Edgar County residents will have to get used to some new names in political circles.
The decision by state senator Dale Righter (R-Mattoon) and Congressman John Shimkus (R-15th District) to not seek re-election is opening the door for others to run for office.
Freshman legislator Darren Bailey (R-Louisville) has decided after less than a year in the Illinois House to go after the 55th Senate District seat being vacated by Righter. The 55th Senate District includes Grandview and Kansas townships in Edgar County.
“As a senator, I have a potential to make a bigger impact on the district,” said Bailey.
He explained the decision to run for the state senate was made after consulting with Righter about the differences – pro and con – between being a senator and a representative.
A Clay County farmer, Bailey stresses he is different from career politicians and has set a self-imposed 10-year term limit on his time in state office. He served 17 years on the North Clay School Board.
He entered state politics because he was concerned when the legislature passed a 32 percent tax increase in 2017 and while serving in the House he has voted against late-term abortions, the tax increase on motor fuel, the progressive income tax Constitutional amendment, the legalization of recreational marijuana and the $15 per hour minimum wage increase.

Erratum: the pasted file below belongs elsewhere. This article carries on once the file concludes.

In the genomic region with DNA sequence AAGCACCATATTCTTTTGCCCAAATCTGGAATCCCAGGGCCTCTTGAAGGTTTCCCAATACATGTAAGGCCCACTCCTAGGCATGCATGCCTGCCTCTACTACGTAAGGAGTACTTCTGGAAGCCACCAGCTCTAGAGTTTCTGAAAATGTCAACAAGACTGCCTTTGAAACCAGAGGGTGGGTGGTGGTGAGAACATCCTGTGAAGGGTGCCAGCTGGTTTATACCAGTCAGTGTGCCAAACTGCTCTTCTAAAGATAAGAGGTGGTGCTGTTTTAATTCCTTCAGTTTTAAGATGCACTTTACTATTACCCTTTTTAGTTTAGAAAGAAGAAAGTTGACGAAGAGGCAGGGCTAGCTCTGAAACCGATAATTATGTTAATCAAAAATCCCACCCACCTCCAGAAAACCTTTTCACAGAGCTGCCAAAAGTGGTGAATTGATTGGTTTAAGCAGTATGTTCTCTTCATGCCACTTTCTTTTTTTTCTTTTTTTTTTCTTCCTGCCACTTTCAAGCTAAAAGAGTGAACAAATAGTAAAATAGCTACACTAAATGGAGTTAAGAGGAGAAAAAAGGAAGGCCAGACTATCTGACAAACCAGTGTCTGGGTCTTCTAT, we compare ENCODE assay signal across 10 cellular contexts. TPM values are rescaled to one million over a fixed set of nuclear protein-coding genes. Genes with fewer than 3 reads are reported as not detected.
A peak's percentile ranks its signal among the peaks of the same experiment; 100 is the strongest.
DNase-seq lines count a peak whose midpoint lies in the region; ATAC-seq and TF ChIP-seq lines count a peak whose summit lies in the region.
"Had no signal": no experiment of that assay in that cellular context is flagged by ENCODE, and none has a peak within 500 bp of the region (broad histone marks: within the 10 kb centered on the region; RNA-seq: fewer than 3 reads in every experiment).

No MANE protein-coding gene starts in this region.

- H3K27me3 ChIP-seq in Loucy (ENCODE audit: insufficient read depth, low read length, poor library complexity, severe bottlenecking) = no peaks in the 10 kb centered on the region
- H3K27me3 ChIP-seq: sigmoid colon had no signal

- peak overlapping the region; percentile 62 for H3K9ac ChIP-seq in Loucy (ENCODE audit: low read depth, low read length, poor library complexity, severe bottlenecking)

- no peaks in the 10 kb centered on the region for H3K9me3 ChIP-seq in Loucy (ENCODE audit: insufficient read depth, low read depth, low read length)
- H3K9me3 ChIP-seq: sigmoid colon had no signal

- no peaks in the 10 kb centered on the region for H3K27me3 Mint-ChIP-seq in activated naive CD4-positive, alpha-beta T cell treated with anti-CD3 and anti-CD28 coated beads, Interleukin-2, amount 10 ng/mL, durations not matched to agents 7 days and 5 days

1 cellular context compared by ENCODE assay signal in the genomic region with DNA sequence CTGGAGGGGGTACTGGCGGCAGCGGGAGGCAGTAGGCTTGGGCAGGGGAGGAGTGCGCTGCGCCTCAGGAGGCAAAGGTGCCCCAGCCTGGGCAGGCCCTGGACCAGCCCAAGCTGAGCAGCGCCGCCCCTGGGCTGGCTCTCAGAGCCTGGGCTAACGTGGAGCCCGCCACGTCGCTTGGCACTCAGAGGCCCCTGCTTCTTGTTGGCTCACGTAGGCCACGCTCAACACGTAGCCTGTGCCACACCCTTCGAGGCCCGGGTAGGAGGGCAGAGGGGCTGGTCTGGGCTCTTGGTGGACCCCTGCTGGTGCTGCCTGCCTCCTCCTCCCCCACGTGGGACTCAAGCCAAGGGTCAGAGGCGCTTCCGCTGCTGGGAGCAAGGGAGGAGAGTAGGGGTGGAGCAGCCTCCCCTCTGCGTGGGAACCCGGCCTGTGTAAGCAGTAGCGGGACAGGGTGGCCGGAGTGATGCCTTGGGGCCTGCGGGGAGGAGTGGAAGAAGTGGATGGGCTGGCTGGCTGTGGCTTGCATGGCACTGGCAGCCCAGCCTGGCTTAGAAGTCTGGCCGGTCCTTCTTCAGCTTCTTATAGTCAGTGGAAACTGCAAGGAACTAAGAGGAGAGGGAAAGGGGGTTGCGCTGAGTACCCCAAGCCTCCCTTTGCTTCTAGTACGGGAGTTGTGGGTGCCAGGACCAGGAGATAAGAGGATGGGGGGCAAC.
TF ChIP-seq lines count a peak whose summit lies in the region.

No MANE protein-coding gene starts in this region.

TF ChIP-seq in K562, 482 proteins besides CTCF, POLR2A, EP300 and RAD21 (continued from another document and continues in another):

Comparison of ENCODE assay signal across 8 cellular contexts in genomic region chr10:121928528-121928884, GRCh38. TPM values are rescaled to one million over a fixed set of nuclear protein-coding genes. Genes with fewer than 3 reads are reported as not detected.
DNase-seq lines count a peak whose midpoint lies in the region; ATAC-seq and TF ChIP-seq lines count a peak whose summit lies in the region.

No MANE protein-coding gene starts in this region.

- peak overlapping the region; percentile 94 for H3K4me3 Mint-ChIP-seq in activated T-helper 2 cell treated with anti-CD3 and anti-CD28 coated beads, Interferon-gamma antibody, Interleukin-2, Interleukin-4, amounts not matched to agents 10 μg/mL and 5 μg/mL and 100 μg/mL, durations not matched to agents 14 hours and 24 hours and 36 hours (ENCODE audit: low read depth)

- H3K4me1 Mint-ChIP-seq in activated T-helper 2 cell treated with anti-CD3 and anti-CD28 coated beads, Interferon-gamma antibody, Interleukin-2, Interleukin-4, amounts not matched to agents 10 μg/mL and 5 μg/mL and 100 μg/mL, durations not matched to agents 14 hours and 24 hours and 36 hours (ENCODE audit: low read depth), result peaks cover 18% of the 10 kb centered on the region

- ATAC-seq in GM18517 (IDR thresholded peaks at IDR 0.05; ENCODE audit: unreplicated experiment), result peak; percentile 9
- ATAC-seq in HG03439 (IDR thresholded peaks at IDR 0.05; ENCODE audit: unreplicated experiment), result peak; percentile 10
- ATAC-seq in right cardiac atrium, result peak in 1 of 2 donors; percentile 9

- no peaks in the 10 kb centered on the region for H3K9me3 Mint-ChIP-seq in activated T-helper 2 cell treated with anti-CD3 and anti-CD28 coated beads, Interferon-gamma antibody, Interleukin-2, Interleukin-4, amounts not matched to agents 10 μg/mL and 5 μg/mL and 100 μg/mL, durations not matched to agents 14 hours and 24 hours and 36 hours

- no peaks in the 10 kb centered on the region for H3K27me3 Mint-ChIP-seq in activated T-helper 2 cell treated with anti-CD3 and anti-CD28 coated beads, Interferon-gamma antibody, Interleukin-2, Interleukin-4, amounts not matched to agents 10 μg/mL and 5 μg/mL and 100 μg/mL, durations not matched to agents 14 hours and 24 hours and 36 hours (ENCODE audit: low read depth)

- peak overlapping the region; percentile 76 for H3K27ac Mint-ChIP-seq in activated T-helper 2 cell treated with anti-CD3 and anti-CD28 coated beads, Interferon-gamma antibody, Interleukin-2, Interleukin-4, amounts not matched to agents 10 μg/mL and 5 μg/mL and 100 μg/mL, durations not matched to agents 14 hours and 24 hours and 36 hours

Another issue for him is a belief the state is headed for bankruptcy if the pension crisis is not resolved.
“I want to fight for opportunity in the state,” he said, adding his oldest grandchild will be a teenager when he reaches his 10-year limit and wants her to remain in Illinois rather than leaving for greener pastures.
Bailey is critical of the Democratic majority in the legislature but he is also dissatisfied with the Republican organization, noting there is no meaningful debate on the floor.
“Ninety percent of the people show up on the floor with their minds made up,” said Bailey. “It’s different when we meet in caucus – that’s where the fight is on. It’s where the leadership tells what they bargained for and how many votes they want.”
Bailey wants the Illinois Republican party to remain loyal to its values but he also wants more cooperation in the legislature and eschews the name-calling that occurs.
“I try to be relational. I talk to the other side,” he said
He has been tagged a member of the Eastern Bloc of legislators that has proposed among other things making Chicago a separate state. He said that effort is about getting attention and letting the majority of legislators from Cook and the Collar Counties know that Downstate is not happy.
Something else Bailey hopes to accomplish is getting the electorate fired up and willing to take responsibility for what happens in state government.
“For too long people have elected their representatives and forgot about them,” said Bailey. “People have to hold their elected representatives accountable.”
Mary Miller, of Oakland, has announced her candidacy for Shimkus’ seat in Congress. In a printed statement, Miller is described as a conservative Republican and closely aligns herself with President Donald Trump.
Both Bailey and Miller will appear on the Republican ballot for the March primary.